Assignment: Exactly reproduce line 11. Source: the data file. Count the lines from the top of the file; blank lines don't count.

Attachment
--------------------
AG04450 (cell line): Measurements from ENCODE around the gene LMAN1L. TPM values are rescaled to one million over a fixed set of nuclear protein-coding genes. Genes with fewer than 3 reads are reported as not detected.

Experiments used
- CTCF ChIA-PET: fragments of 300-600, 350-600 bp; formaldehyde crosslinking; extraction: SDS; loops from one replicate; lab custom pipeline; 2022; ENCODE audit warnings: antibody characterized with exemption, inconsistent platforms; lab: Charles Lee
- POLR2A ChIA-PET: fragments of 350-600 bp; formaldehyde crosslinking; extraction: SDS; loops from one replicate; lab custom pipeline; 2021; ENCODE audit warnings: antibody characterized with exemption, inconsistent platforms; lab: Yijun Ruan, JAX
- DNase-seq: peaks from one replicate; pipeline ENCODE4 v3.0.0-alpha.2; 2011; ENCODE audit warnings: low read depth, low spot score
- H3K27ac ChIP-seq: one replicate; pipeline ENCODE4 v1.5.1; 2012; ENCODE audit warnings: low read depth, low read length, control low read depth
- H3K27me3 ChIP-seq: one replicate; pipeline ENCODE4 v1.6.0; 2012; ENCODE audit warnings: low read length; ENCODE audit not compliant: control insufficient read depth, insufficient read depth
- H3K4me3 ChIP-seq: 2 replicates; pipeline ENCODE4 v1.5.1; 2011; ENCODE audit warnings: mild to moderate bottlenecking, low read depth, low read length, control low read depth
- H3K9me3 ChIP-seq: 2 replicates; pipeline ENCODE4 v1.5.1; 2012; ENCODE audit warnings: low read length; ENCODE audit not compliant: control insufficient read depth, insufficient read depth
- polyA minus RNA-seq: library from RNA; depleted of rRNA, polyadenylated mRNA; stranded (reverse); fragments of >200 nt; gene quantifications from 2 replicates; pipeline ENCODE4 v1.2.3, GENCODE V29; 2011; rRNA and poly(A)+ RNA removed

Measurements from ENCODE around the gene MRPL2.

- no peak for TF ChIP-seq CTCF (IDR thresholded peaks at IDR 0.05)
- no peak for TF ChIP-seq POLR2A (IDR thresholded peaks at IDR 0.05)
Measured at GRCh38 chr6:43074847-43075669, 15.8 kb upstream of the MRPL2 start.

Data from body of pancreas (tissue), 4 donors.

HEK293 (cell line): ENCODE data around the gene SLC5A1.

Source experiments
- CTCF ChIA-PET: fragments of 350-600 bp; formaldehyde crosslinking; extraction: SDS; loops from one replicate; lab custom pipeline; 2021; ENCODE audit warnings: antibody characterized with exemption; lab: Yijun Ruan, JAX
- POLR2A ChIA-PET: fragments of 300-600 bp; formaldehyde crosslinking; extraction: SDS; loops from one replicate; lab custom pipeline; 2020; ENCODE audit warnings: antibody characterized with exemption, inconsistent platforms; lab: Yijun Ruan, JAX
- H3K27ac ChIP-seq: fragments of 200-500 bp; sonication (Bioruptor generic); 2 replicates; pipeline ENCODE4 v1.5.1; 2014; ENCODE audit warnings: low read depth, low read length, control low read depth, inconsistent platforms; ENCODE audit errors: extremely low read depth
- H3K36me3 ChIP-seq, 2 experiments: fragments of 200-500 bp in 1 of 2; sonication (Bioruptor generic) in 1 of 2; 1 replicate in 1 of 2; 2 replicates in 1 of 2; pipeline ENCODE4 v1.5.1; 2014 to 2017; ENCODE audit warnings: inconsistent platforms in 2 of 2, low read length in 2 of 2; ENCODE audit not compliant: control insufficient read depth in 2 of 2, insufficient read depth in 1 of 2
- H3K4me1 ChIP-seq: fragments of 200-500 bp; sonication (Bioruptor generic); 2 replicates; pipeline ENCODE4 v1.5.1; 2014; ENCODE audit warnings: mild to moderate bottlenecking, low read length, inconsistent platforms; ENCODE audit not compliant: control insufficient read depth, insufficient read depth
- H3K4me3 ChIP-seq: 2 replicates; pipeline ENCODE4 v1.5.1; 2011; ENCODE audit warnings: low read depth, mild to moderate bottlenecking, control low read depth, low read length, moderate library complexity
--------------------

Measurements from ENCODE around the gene MRPL2.